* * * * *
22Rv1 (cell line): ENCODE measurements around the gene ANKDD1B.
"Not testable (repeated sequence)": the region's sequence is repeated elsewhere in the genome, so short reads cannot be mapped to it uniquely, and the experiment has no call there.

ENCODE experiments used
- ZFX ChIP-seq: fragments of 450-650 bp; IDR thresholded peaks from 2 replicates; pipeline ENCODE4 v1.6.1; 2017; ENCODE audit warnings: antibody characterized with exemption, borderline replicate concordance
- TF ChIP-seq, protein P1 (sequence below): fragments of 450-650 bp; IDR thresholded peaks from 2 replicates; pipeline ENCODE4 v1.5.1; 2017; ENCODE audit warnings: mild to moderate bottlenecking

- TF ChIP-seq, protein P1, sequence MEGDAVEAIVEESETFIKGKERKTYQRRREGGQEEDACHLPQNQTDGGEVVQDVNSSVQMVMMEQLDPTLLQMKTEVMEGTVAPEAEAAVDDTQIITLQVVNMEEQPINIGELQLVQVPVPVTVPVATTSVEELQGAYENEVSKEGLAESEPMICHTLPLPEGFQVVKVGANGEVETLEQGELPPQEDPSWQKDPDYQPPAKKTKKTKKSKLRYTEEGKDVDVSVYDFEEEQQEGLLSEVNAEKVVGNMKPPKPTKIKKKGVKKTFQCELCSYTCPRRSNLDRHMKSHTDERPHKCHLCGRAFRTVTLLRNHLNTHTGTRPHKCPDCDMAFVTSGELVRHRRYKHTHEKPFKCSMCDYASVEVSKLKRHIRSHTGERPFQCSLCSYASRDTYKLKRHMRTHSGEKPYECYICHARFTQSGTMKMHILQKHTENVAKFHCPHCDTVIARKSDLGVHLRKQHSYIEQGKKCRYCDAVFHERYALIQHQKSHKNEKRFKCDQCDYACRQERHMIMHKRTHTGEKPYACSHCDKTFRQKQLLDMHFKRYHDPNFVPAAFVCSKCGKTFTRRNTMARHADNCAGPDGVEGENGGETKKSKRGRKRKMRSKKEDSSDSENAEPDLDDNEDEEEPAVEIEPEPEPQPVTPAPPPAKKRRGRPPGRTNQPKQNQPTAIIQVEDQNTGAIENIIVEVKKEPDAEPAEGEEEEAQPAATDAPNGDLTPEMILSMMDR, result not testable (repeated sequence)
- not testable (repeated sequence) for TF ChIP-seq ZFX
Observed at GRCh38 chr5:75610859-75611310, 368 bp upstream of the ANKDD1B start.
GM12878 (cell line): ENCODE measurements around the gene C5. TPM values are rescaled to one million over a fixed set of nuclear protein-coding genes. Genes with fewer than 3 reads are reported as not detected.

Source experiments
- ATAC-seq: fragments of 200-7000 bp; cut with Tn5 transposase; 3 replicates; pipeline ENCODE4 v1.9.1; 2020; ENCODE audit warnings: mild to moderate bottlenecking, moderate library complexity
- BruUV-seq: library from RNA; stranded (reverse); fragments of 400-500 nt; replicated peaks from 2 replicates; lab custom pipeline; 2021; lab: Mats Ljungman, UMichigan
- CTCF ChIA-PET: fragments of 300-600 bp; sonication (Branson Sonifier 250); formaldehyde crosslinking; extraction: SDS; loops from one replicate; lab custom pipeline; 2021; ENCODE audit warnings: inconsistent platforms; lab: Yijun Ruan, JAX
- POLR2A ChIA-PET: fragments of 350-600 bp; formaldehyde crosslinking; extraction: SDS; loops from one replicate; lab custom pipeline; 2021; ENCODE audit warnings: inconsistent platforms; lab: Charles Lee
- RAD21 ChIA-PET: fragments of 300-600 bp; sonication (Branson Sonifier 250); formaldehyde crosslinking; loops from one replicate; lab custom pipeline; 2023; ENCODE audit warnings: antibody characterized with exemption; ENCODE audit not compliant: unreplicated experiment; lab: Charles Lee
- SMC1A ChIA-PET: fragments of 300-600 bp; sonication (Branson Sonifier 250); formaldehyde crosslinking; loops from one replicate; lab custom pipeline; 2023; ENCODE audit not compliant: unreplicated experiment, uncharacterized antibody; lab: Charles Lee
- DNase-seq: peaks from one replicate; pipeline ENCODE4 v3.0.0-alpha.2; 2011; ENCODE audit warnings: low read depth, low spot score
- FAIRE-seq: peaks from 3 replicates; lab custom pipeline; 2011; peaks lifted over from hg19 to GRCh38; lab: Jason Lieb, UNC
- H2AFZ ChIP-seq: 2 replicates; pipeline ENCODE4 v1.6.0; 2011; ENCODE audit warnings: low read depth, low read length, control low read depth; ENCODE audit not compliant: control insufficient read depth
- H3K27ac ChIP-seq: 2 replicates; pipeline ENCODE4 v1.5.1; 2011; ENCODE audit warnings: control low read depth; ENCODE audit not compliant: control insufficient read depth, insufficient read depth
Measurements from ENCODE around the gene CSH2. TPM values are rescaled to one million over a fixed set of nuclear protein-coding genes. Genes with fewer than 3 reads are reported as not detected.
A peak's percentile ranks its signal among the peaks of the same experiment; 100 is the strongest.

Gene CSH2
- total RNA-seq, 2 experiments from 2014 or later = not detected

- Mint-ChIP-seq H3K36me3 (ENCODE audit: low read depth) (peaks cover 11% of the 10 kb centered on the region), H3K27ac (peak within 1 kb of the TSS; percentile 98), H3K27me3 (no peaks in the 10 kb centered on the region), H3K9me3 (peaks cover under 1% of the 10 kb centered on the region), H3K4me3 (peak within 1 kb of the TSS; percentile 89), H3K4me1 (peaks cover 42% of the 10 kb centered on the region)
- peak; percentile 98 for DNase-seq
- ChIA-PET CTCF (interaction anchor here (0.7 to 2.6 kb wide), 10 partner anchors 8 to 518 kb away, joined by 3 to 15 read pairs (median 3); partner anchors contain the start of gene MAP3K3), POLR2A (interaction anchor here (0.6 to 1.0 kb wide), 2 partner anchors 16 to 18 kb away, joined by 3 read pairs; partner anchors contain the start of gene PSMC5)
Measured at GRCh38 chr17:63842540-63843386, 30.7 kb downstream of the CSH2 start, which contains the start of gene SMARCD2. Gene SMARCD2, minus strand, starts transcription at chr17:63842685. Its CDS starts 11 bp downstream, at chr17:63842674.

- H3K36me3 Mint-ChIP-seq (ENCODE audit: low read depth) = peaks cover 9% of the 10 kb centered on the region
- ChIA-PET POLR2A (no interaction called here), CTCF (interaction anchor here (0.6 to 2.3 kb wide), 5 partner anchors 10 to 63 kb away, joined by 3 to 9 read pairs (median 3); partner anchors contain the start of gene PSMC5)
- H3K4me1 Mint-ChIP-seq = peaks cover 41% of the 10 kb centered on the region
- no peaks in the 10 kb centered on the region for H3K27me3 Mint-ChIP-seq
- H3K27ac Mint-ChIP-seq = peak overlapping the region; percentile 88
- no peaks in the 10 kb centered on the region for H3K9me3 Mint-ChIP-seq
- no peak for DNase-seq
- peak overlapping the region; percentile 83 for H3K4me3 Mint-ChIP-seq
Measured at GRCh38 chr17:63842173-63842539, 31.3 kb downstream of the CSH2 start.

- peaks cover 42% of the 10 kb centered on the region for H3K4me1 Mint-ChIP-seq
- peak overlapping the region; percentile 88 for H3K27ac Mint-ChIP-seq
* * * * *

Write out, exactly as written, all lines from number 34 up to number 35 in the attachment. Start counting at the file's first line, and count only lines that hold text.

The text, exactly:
- no peaks in the 10 kb centered on the region for H3K9me3 Mint-ChIP-seq
- no peak for DNase-seq